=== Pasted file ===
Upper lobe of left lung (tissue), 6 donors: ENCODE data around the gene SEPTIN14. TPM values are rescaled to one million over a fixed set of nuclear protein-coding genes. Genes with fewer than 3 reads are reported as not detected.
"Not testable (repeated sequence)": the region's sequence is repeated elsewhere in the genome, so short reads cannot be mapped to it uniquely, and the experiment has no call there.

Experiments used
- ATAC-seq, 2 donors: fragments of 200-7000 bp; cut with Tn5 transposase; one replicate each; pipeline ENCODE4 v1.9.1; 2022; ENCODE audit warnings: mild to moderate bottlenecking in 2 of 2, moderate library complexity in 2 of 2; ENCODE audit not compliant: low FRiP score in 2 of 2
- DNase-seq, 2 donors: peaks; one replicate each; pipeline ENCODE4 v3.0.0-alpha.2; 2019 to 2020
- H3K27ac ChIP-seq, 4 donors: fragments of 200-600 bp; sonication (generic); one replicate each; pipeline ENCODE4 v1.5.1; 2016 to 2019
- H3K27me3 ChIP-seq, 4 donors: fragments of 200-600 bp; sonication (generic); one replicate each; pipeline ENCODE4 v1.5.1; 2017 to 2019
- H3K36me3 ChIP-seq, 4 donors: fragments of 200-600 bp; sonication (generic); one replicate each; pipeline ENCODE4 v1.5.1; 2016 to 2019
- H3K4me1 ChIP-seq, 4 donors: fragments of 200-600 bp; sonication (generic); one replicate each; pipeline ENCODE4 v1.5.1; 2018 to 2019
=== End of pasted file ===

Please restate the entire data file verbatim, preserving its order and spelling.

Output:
Upper lobe of left lung (tissue), 6 donors: ENCODE data around the gene SEPTIN14. TPM values are rescaled to one million over a fixed set of nuclear protein-coding genes. Genes with fewer than 3 reads are reported as not detected.
"Not testable (repeated sequence)": the region's sequence is repeated elsewhere in the genome, so short reads cannot be mapped to it uniquely, and the experiment has no call there.

Experiments used
- ATAC-seq, 2 donors: fragments of 200-7000 bp; cut with Tn5 transposase; one replicate each; pipeline ENCODE4 v1.9.1; 2022; ENCODE audit warnings: mild to moderate bottlenecking in 2 of 2, moderate library complexity in 2 of 2; ENCODE audit not compliant: low FRiP score in 2 of 2
- DNase-seq, 2 donors: peaks; one replicate each; pipeline ENCODE4 v3.0.0-alpha.2; 2019 to 2020
- H3K27ac ChIP-seq, 4 donors: fragments of 200-600 bp; sonication (generic); one replicate each; pipeline ENCODE4 v1.5.1; 2016 to 2019
- H3K27me3 ChIP-seq, 4 donors: fragments of 200-600 bp; sonication (generic); one replicate each; pipeline ENCODE4 v1.5.1; 2017 to 2019
- H3K36me3 ChIP-seq, 4 donors: fragments of 200-600 bp; sonication (generic); one replicate each; pipeline ENCODE4 v1.5.1; 2016 to 2019
- H3K4me1 ChIP-seq, 4 donors: fragments of 200-600 bp; sonication (generic); one replicate each; pipeline ENCODE4 v1.5.1; 2018 to 2019